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Is Education Reform Really Possible?

In watching several talks on education reform here in the United States, I began to wonder, is this reform actually possible? I ask this because currently in order to enact any reform one must be a certified teacher, attempting to reform a failed system, but in order to do so one must be a product of this failed education system. So I am curious to hear other takes on this issue. Keep in mind I am not a teacher, merely a philosophy student who finds the circular issue of reform coming from within an already failed system troublesome.


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    May 16 2013: I would like to think that reform is possible. The whole idea of public education was to provide functional adults with understanding on how our government works... more or less. Reading, Writing and Arithmetic were bonuses. One could make the argument that there has been a dumbing down of the nation in the last 50 years. Civics is almost not taught. History is a has been reduced to a recounting of every horrific act perpetrated on every minority group or another. Discipline such as learned by cursive writing is gone. Most graduates know so little arithmetic that balancing a checkbook is advanced mathematics. Reforms by current educators are usually only differing approaches to the same old problems.
    Real reform will come when society understands the problems. It's not the manner in the way children are taught (although a lot of work is needed in this area) it's about management. Schools districts (read Corporations) have become huge conglomerates that do almost everything except teach. Most today have overhead nearing or at 50% non teaching employees. Transportation, food service, police, medical service, social workers, psychologists, all were supposed to improve the educational outcome. All have failed. All have increased the cost of eduction to exceed funds generated by property school tax, state taxes including proceeds from lottery's, and federal funding. Educators come hat in hand to plead for more funds to educate children (how can you deny children). " We have a new plan if we can get more funds to implement it. New testing, no testing, more teachers, less teachers. etc., etc.".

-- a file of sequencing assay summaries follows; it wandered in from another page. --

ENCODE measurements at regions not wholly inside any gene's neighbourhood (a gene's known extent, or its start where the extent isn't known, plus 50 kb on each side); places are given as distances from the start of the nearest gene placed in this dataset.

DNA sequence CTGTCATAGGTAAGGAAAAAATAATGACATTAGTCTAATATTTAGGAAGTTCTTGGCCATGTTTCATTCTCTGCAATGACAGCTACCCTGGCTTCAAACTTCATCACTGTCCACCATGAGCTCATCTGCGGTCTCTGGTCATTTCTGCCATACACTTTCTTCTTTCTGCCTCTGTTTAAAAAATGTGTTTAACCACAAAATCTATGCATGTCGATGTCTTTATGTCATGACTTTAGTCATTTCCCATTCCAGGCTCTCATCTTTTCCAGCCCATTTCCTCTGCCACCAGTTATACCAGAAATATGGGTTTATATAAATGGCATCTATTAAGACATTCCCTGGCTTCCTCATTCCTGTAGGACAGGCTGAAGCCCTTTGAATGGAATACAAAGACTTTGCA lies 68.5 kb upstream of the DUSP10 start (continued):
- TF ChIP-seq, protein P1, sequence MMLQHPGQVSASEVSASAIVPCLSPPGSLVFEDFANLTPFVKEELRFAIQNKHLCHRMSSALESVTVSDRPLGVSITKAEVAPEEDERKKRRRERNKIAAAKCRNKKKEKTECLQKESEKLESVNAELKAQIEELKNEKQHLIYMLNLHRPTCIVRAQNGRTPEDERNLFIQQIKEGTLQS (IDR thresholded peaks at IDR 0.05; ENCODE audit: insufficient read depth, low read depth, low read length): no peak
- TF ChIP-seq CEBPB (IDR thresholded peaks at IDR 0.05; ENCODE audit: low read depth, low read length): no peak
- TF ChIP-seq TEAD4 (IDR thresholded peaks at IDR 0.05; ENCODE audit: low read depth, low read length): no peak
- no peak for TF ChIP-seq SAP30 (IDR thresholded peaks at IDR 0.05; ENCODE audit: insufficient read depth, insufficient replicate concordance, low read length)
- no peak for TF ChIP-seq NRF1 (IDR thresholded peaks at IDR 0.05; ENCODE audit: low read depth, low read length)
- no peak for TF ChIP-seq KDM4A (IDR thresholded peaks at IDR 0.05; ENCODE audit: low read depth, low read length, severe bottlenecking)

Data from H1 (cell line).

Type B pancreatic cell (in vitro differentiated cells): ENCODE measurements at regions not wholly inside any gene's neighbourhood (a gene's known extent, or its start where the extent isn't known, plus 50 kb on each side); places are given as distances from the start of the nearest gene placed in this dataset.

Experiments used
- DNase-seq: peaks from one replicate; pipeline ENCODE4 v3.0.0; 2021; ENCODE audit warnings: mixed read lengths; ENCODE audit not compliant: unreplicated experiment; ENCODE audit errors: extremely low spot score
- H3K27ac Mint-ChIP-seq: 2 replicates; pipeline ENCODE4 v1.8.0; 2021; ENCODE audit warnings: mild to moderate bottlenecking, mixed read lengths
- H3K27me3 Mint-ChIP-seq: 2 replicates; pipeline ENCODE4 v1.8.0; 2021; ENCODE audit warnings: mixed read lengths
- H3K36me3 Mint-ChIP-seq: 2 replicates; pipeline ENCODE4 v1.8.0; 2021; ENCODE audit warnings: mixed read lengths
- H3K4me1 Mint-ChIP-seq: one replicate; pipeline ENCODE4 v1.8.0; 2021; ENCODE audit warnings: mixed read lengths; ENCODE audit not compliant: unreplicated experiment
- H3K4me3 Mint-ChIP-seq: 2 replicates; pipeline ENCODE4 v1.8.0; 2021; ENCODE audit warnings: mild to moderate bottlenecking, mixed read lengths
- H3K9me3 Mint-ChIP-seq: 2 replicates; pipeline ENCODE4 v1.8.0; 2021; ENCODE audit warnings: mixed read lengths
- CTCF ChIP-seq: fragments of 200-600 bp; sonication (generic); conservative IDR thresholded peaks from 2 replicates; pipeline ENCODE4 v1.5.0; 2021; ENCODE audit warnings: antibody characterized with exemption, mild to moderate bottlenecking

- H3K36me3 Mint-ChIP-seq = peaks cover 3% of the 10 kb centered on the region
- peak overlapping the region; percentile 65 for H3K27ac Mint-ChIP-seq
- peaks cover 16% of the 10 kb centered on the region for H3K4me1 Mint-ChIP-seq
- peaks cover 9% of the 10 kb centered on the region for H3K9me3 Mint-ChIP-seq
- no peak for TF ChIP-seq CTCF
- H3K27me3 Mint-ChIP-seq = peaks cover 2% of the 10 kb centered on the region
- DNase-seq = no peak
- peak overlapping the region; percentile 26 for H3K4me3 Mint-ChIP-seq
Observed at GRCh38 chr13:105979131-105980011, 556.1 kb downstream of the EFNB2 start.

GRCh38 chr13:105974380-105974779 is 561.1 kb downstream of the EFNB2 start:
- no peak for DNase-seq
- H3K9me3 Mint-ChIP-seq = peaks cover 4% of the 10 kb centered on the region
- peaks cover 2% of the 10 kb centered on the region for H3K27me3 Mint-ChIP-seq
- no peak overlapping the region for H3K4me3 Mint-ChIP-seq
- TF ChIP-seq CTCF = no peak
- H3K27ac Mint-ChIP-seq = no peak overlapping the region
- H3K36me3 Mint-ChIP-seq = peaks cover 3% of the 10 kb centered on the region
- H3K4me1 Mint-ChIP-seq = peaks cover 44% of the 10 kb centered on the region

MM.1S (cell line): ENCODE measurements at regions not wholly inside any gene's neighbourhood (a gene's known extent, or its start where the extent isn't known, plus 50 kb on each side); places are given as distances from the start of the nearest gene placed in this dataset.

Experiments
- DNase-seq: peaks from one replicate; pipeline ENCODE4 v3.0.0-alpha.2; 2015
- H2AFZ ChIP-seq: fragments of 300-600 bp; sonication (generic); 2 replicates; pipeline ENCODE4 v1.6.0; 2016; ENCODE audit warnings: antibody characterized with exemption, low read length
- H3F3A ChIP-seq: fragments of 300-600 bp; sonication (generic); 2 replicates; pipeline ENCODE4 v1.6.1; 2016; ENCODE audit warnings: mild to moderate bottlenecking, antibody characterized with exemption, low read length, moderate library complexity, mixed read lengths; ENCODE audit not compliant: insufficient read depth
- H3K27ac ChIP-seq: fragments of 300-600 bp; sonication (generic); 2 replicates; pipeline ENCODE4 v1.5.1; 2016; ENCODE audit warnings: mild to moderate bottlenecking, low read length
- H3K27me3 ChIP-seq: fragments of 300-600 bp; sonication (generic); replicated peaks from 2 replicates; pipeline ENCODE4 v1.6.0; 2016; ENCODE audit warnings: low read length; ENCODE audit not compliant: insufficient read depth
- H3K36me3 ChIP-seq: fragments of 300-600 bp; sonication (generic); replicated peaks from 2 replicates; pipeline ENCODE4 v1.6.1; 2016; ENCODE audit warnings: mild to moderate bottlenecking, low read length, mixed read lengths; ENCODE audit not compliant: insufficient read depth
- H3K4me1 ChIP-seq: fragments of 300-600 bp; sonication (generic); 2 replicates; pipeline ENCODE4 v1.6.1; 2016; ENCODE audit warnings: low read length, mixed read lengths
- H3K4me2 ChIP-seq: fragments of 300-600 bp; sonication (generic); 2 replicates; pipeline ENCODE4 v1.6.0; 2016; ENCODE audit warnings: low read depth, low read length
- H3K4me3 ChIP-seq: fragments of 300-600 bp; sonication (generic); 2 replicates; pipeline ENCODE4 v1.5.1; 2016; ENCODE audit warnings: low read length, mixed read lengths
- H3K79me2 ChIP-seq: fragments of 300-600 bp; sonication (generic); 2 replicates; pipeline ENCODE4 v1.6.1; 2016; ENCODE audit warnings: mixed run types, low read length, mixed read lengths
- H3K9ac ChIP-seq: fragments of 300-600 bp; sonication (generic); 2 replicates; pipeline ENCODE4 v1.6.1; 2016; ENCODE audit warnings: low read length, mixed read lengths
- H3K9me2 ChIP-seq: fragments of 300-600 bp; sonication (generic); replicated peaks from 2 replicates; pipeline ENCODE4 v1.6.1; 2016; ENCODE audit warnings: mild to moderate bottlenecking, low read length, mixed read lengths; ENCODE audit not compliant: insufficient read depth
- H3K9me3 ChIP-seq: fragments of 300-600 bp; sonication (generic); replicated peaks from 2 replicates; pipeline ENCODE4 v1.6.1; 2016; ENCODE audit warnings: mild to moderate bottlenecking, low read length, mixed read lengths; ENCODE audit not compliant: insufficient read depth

My reform? School Boards---- principals, everything in between is gone.
    • May 19 2013: Hi Cary,

      I think it would help to define what "reform" means before we discuss whether it is possible. It's been my experience that many of the people who champion a reform agenda are a lot more interested in reallocating education funding than impacting academic results and student achievement.

      Look no further than the Arizona legislature to see what I mean. There has been over a decade of libertarian-leaning leadership in the state legislature, and the state now ranks between 47th-50th on every national education funding survey. Although total costs have gone up along with enrollment numbers, when you adjust for inflation, Arizona's government now invests less per pupil than they did in the early 1980's.

      Like many other places, Arizona schools are also having to address a number of policy mandates that come with little or no funding. Additional testing, security measures, reporting, etc. may be beneficial, but unfunded (or inadequately funded) mandates ultimately have a negative impact on other areas of service delivery. I see the calls for additional civics classes, philosophy, creative arts and vocational ed in the comments below...and what school wouldn't want to offer these great classes to their children? But do not forget that it is the legislature that primarily dictates what will be tested and what services schools MUST provide before any 'extras' can be considered.

      One more thing to add before even thinking critically about what successful 'reform' would look like. 47% of Arizona children live in poverty (defined as income below 200% of the federal poverty level). All of those psychologists, social workers and special education aides that Mike bemoaned above come courtesy of poverty-related legislative mandates. Not because teachers (or school administrators) decided to just add some more positions. Public schools have to address special education needs, health and mental welfare. And none of that is cheap.

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